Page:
A compact, bright, colourful and informative exhibition at the British Museum, African textiles today looks at the history and production of clothing in Eastern and Southern Africa, focusing on Kanga’s from Kenya and Tanzania, Capulana’s from Mozambique and Shweshwe from South Africa.
Textiles are the most obvious, visible signifier of culture throughout Africa. History, beliefs, politics, fashions, status and aspirations are communicated through the colours and patterns of textiles.
At the front of the exhibition is a welcoming Kanga with the inscription of Karibu Mgeni ‘Welcome Stranger’ in Kiswahili, on which a labelled map of the African continent is printed. The Kanga is a printed cloth, each with it’s own inscriptions written in the same place. They are sold and worn in matching pairs, and, although principally a women’s garment, they are sometimes worn by single men at home or by masaai men in public. The word Kanga is the Kiswahili word for guinea fowl, and they are named after the spotted plumage of the bird which were reminiscent of the early cloths.
Worn by women, the Kanga can be used to demonstrate her stance on global issues or political allegiance, or even to convey sentiments that would not normally be said out loud. At the end of the exhibition is a Kanga with the inscription ‘Hujui Kitu’, ‘You Know Nothing’, which could be worn by an older woman to comment on her younger rivals. They are also playful, such as ‘The Mangoes are Ready’ a friendly invitation from a wife to her husband to help himself.
A wedding Kanga (Kisitu) is also displayed. These are worn by the bride, her family and friends. In Eastern Africa women and men may dress in the same pattern and colour of cloth to show unity and friendship at any gathering.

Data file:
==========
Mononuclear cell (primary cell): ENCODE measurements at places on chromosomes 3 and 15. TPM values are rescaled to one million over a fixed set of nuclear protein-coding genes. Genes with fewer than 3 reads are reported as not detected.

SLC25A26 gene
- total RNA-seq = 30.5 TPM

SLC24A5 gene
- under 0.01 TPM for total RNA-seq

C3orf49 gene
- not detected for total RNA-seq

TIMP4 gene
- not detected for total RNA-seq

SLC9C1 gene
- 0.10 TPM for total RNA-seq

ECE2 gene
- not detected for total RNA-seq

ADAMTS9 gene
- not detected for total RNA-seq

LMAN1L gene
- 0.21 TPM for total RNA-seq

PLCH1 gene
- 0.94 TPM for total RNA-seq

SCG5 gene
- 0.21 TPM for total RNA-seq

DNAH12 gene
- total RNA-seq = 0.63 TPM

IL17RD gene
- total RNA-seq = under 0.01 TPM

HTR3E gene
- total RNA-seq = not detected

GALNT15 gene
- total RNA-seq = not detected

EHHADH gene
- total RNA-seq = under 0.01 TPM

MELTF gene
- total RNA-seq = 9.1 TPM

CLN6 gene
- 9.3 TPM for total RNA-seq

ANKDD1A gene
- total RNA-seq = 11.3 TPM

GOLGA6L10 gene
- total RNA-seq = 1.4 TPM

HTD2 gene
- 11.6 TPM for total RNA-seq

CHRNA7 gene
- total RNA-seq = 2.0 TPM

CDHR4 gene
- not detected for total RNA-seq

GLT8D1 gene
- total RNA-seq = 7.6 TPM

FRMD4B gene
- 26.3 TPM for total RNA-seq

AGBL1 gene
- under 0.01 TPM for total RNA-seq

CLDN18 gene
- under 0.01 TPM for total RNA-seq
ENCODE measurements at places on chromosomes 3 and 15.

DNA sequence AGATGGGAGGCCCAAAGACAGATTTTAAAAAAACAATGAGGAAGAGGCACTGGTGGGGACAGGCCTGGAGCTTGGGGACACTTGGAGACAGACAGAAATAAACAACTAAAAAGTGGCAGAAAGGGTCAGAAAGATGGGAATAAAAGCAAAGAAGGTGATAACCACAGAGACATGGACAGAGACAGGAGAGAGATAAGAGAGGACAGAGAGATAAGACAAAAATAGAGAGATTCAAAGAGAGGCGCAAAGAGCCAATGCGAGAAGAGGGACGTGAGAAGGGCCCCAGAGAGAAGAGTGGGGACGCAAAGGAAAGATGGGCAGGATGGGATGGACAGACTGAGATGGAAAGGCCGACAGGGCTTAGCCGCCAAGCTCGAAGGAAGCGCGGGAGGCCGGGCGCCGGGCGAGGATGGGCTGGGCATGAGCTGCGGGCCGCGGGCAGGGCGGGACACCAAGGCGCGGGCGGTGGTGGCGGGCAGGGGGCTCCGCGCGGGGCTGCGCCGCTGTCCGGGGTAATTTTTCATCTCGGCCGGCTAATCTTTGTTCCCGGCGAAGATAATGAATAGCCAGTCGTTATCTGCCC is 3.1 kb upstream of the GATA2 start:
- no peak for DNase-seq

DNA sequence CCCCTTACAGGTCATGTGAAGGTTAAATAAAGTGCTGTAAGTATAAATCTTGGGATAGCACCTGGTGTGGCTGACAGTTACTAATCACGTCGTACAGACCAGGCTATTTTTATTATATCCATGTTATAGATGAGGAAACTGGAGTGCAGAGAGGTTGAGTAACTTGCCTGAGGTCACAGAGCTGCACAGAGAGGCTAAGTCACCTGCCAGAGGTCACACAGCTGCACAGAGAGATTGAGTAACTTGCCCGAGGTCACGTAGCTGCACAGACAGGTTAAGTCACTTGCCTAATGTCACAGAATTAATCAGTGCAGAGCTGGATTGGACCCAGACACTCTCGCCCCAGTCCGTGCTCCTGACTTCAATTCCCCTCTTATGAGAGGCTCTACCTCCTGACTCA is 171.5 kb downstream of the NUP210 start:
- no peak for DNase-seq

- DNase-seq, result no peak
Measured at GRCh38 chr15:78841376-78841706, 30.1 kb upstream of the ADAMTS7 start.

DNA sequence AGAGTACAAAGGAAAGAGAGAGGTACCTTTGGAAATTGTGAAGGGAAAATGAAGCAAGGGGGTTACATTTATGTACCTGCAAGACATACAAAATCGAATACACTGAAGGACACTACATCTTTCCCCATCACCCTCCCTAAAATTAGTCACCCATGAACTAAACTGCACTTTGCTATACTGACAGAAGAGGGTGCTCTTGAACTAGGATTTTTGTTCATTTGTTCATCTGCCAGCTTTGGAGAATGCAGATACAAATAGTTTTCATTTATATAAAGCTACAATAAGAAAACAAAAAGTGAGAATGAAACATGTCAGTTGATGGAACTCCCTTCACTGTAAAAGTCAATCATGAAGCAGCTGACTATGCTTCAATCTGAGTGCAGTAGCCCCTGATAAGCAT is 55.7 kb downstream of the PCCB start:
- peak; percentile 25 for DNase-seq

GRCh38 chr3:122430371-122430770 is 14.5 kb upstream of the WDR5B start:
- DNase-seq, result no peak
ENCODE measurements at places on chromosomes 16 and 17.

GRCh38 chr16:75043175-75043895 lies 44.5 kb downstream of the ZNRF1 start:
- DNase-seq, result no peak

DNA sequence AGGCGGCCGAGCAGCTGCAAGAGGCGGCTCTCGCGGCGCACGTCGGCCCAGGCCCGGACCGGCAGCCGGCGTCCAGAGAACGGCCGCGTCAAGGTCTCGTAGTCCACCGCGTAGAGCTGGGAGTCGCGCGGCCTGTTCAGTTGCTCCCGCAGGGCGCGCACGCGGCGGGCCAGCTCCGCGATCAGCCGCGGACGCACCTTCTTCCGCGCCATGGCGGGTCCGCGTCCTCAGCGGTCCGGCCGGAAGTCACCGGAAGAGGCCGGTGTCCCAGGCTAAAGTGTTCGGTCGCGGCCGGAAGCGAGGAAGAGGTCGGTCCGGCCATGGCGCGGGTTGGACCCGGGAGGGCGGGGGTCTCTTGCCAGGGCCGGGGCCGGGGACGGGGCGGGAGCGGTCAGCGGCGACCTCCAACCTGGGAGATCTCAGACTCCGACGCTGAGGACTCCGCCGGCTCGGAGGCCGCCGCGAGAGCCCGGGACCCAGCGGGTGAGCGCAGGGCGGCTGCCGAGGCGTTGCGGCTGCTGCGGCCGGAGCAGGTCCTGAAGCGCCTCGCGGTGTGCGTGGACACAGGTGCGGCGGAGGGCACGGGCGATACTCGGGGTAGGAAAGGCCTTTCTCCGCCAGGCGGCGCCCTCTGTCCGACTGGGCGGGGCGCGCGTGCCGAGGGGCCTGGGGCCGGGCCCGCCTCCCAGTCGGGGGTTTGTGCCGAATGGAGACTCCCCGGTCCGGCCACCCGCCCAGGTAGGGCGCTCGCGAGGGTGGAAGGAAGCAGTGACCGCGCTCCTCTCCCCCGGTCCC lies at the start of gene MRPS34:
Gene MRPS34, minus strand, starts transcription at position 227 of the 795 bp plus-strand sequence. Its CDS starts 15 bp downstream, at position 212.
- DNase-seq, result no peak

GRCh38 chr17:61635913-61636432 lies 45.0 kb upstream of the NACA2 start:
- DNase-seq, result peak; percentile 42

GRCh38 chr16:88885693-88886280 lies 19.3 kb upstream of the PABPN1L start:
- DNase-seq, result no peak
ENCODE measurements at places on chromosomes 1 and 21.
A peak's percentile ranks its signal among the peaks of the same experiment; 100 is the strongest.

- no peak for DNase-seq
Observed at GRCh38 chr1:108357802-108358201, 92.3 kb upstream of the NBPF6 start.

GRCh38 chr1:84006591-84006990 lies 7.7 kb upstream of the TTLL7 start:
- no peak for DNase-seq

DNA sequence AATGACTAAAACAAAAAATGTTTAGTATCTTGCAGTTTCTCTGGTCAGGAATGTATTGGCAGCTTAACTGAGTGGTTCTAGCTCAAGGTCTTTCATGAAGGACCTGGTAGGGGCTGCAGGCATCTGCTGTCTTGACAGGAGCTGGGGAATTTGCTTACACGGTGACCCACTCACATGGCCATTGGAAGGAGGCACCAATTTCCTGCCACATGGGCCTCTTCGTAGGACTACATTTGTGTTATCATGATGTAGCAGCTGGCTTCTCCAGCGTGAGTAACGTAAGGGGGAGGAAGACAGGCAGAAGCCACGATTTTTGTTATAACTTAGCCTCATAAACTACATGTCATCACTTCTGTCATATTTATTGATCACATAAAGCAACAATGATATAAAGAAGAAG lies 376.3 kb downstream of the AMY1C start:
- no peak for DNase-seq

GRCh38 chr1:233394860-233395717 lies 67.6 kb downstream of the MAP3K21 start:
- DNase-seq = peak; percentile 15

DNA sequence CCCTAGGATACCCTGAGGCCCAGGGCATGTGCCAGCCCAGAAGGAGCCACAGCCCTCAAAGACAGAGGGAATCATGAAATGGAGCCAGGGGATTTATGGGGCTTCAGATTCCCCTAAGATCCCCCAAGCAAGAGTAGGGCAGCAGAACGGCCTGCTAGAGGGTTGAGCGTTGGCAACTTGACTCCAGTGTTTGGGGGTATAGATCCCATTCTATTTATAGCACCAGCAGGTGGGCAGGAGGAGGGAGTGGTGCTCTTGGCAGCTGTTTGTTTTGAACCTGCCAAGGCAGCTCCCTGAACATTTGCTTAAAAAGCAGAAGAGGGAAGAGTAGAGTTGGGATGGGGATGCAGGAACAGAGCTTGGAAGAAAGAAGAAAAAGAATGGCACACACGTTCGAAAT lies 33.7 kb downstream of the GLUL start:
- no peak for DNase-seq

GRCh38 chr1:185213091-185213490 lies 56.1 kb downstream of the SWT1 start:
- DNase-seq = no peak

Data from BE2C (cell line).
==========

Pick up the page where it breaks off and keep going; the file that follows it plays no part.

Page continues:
More contemporary Kanga’s are on show, ‘Daima Tuta Kukumbuka’, ‘We will always remember you’ the inscription for a Michael Jackson Kanga, which hangs just above one for Barack Obama.
From Tanzania a Kanga for the Millennium reads ‘The new millennium belongs to us’. The central space, known as mji, meaning ‘tomb’ or ‘womb’ is left deliberately empty, filled only with the deep blue of the unknown future.
Kanga’s were originally created in the late 19th Century by sewing together six printed handkerchiefs, lenco’s, which were traded from the Portuguese.
It’s not all Kanga’s though, in Mozambique the Lenco (here a head scarf) is worn with the quimau , a tailored blouse, and a Capulana, a wrap around dress. Herero men and women from Angola wear a printed cloth called a Samakaka on special occasions, while on the Comoros islands the Cheramine completely covers the face and body of the woman.
The last part of the exhibition looks at the discharge-printed indigo cloth, the Shweshwe, and the Kings Blankets. On display are blankets that celebrate world figures, such as Albertina Sisulu, Nelson Mandela and Josina Machel, from Mozambique, the late lamented mother of the nation.
The textiles of eastern and southern Africa play a central role in all of the major rites of passage ceremonies in women’s and sometimes men’s lives, and this exhibition shines a small, but bright light on this.
The exhibition is on until tomorrow (21st April) so again a bit late on this one..